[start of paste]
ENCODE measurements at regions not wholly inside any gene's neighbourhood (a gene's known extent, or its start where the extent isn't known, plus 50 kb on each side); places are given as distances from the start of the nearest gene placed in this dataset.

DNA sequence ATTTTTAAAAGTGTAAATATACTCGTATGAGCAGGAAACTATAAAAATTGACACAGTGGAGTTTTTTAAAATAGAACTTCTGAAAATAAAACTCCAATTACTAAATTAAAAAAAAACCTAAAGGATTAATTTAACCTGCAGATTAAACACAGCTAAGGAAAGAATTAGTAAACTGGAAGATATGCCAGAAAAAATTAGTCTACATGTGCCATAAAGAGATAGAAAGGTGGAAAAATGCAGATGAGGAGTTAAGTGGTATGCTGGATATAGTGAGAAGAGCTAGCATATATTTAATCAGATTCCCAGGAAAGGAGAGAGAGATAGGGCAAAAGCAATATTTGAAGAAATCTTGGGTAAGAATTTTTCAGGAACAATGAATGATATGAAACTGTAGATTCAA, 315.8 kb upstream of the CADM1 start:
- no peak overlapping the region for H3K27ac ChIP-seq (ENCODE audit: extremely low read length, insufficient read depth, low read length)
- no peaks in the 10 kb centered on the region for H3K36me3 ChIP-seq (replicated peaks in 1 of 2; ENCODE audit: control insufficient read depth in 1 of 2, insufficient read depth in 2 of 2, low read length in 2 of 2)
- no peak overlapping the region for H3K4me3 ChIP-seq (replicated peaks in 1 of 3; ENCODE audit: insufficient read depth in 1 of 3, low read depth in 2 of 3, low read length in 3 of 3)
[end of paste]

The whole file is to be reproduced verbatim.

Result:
ENCODE measurements at regions not wholly inside any gene's neighbourhood (a gene's known extent, or its start where the extent isn't known, plus 50 kb on each side); places are given as distances from the start of the nearest gene placed in this dataset.

DNA sequence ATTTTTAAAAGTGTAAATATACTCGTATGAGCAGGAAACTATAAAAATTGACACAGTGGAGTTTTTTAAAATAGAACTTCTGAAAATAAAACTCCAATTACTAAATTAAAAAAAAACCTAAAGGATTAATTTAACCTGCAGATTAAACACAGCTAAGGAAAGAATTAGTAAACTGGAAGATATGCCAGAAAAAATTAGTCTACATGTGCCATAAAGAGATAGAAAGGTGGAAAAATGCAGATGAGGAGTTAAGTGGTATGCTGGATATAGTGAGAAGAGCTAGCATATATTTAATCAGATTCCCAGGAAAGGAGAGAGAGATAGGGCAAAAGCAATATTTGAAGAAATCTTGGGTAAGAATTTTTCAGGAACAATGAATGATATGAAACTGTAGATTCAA, 315.8 kb upstream of the CADM1 start:
- no peak overlapping the region for H3K27ac ChIP-seq (ENCODE audit: extremely low read length, insufficient read depth, low read length)
- no peaks in the 10 kb centered on the region for H3K36me3 ChIP-seq (replicated peaks in 1 of 2; ENCODE audit: control insufficient read depth in 1 of 2, insufficient read depth in 2 of 2, low read length in 2 of 2)
- no peak overlapping the region for H3K4me3 ChIP-seq (replicated peaks in 1 of 3; ENCODE audit: insufficient read depth in 1 of 3, low read depth in 2 of 3, low read length in 3 of 3)